• "walks effectively aggregate information over multiple types of links and multiple input words"
  • Key ideas
    • "determine an initial distribution ... for a [given text passage,] ... simulate a random walk ... we compare the resulting stationary distributions from two such walks".
    • "We compute the stationary distribution ... with probability \beta of returning to the initial distribution at each time step as the limit as t goes to \infty. ... the resulting stationary distribution can be factored as the weighted sum of the stationary distributions of each word represented in the initial distribution ... [it can be shown that] the stationary distribution is ... the weighted sum of the stationary distribution of each underlying word"
  • Evaluation
    • "We add the additional baseline of always guessing the majority class label because the data set is skewed toward “paraphrase”."
    • Another measure for comparing distributions: the dice measure extended to weighted features (Curran, 2004).
  • Comments
    • "The random walk framework smoothes an initial distribution of words into a much larger lexical space. In one sense, this is similar to the technique of query expansion used in information retrieval ... this expansion is analogous to taking only a single step of the random walk."
    • "The random walk framework can be used to evaluate changes to lexical resources ... this provides a more semantically relevant evaluation of updates to a resource than, for example, counting how many new words or links between words have been added."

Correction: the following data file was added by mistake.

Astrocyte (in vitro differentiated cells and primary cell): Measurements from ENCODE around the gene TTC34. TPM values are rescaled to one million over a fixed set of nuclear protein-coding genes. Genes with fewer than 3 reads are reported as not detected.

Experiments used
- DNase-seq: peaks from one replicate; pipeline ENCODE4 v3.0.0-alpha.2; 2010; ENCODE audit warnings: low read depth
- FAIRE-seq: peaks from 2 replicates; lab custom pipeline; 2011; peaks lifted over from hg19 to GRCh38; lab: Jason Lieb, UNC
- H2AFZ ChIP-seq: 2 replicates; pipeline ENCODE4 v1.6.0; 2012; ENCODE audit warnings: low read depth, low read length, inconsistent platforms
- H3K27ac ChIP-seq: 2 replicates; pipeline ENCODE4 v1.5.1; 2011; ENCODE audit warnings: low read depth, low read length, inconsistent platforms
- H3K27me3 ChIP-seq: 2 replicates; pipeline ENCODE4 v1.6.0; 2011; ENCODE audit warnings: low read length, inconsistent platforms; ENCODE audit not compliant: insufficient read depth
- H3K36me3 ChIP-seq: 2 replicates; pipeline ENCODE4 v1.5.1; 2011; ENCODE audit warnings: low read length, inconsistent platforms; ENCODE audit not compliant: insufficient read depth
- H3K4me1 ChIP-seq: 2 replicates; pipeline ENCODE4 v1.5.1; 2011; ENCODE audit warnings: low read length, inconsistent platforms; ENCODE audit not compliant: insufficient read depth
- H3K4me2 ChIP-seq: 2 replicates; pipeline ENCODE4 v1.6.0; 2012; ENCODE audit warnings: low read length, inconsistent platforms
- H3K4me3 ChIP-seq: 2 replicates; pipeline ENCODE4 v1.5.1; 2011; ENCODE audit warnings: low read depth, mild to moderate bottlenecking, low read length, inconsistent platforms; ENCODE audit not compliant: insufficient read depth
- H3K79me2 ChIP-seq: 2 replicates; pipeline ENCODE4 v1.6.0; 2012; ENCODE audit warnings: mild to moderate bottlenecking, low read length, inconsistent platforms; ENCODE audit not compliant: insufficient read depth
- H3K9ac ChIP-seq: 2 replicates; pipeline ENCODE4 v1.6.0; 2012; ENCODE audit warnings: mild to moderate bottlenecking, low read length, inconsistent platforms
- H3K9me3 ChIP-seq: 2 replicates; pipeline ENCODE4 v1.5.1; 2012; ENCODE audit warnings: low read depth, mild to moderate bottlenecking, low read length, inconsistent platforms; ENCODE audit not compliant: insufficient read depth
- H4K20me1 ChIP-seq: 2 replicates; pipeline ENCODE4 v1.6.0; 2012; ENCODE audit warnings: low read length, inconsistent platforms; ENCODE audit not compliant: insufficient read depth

• Interesting papers
    • T. H. Haveliwala. Topic-sensitive pagerank. WWW 2002 (computational steps are similar; see teleport vector)
    • R. Mihalcea, C. Corley, and C. Strapparava. Corpus-based and knowledge-based measures of text semantic similarity. AAAI 2006 (includes a survey of semantic similarity measures)
    • E. Minkov and W. W. Cohen. Learning to rank typed graph walks: Local and global approaches. WebKDD and SNA-KDD 2007.

WikiWalk: Random walks on Wikipedia for Semantic Relatedness. Eric Yeh, Daniel Ramage, Christopher D. Manning, Eneko Agirre, Aitor Soroa. ACL-IJCNLP 2009

  • Claims
    • "we base our random walk algorithms after the ones described in (Hughes and Ramage, 2007) and (Agirre et al., 2009), but use Wikipedia-based methods to construct the graph."
    • "evaluates methods for building the graph, including link selection strategies, and two methods for representing input texts as distributions over the graph nodes"
    • "previous work on Wikipedia has made limited use of [link] information,"
    • "Our results show the importance of pruning the dictionary" (i.e. words from Wikipedia chosen as nodes)
  • Key ideas
    • computation of relatedness for a word pair has three steps
      • each input word/text ... [is converted to a] teleport vector.
      • Personalized PageRank is ... [run to get] the stationary distribution 
      • the stationary distributions [are compared]
  • Interesting papers
    • E. Agirre and A. Soroa. Personalizing pagerank for word sense disambiguation. EACL 2009
    • M. D. Lee, B. Pincombe, and M. Welsh. An empirical evaluation of models of text document similarity. Cognitive Science Society, 2005 (data set)